Sense of Play and Place
In 2016 I launched INTERKNIT, a knitwear collection born out of a series of residencies at Textiellab in Tilburg, The Netherlands. The textures and abstract surface patterns I developed through knitwear technology referenced women’s lived experiences, from the challenges to the joys they face in their daily lives. It was part of my ongoing research on the female form and its significant place in the arts, culture and history. Each piece combined bold yet delicate textures and patterns, evoking women who break free from expectations and traditions placed on them; one that is at once courageous yet fragile. This was reflected in the combination of colored yarns in varying lengths, weights and textures I used. Synthetic and natural fibers, as well as matte and shiny finishes, were fused together to capture the infinite possibilities of the female form. The most gratifying aspect of working on the INTERKNIT line, was the pure intuitive joy of playing with materials, textures and technology to make physical intangible feelings and experiences. It is a reminder of the very personal relationship we have with textiles, one that can serve as a second skin to comfort, sooth and tell our stories.
My experience of working on INTERKNIT informs my research and creative development with Fraunhofer IZM, one reflecting our current anxieties, challenges and feelings of isolation. It explores the role design, technology and craft can play in developing new methods of coping and staying connected in uncertain times. This collaborative process requires listening and observing the thoughts and actions of others. It was an observation by Dr. Afia Ofori-Mensa in the New York Times that encouraged me to see ‘TOUCH as INPUT’ and ‘SOUND as OUTPUT.’ “Sometimes I feel like I’m disappearing,” she noted, in reference to coping with feelings of loneliness, while living under Coronavirus lockdowns, by connecting with her surroundings. “I like to pause in the hallway and take a deep breath every time I go out for a walk,” said Dr. Ofori-Mensa, who listened to her neighbour’s recordings of classical and jazz music travelling through the walls that separated them, or taking in the aromas of another neighbour’s cooking. Julianne Holt-Lunstad, a professor of psychology and neuroscience at Brigham Young University who has studied loneliness extensively, noted that social connection is something we biologically crave. “We’re social beings and our bodies respond when we lack the proximity to others,” she said, adding that the new normal prompted by Covid-19 “is a difficult kind of situation where we need to try to still remain socially connected while being physically distant.”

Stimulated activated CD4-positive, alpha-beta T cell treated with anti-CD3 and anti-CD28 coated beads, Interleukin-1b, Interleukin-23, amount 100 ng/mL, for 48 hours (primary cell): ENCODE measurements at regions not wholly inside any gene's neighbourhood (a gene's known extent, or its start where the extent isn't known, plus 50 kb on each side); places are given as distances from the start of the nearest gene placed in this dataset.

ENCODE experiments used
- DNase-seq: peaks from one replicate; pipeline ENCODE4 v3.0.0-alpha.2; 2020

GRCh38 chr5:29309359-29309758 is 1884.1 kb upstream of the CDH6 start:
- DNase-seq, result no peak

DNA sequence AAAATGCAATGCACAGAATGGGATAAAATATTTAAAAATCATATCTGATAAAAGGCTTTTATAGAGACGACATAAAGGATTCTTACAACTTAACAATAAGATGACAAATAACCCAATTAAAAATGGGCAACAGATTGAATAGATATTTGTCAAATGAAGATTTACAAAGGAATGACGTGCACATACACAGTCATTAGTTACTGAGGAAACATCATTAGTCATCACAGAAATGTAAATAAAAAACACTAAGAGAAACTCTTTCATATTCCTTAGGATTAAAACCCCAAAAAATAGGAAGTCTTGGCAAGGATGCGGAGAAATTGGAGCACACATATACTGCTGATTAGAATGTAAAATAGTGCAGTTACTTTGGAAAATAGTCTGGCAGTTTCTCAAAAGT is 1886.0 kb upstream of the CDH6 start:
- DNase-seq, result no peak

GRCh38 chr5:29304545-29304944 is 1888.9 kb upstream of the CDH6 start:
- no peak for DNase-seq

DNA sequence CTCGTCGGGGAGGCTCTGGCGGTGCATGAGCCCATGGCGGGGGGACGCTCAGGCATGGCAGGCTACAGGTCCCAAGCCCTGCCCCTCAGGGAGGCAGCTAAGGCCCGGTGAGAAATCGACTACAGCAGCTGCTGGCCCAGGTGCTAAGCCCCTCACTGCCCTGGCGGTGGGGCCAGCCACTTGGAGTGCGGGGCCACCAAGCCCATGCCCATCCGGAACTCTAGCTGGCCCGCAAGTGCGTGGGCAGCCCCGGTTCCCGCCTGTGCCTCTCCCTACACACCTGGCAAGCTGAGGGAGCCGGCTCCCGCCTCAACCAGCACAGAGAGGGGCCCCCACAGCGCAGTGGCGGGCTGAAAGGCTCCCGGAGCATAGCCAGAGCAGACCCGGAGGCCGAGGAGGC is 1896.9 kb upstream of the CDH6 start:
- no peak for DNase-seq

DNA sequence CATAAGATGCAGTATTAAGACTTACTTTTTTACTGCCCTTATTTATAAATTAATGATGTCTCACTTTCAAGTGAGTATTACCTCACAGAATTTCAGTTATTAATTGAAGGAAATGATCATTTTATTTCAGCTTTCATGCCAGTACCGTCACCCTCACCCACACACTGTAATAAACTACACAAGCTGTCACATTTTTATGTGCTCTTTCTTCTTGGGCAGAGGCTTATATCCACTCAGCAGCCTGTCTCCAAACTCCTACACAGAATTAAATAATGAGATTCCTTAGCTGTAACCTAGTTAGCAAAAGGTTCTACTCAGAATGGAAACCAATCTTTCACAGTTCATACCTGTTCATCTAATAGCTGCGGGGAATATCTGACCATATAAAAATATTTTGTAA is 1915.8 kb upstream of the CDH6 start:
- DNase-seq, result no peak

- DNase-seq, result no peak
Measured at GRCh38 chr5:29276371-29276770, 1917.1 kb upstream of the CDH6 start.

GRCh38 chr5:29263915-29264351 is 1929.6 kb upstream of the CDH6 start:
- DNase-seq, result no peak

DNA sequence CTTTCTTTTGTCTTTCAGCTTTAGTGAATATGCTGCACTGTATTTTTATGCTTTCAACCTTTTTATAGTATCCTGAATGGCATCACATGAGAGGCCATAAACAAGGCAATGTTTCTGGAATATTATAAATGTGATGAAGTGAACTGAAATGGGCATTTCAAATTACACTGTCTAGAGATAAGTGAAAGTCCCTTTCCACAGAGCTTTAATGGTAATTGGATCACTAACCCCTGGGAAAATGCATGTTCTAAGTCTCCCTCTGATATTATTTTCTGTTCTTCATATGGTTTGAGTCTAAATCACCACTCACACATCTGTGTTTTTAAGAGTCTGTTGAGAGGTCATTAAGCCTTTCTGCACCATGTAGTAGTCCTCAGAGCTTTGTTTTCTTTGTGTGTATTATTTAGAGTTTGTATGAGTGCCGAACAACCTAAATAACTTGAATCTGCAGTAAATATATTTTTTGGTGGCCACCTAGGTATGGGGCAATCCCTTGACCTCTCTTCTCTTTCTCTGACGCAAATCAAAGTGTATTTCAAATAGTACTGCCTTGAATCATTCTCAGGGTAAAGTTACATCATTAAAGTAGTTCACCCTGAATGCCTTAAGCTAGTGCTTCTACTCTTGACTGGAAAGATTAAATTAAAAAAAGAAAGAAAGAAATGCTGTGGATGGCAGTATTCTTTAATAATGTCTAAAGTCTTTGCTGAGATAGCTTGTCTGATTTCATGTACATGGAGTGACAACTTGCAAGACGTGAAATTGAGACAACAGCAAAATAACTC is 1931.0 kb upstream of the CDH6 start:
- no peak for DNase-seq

Both Dr. Ofori-Mensa and Holt-Lunstad’s observations prompted my current investigations around this question: How to find peace and comfort through ‘TOUCH’? For many, this period of imposed isolation had been destabilizing but also cathartic, particularly in a world of endless deadlines, travel, packed schedules and social media. As our worlds have slowed down and become smaller, it provides an opportunity to rethink how we live in order to strengthen our primary senses during a time when ‘less can be more.’ The next step in my research will explore the role of embroidery in stimulating other senses beyond sound, such as smell, sight and touch in developing wearable technology and ‘smart’ garments. Einstein once noted, “the only real valuable thing is intuition,” and this intuitive process will continue to inform my research into materials that receive INPUT and share OUTPUT.
Photo Ⓒ: James Prinz for Anke Loh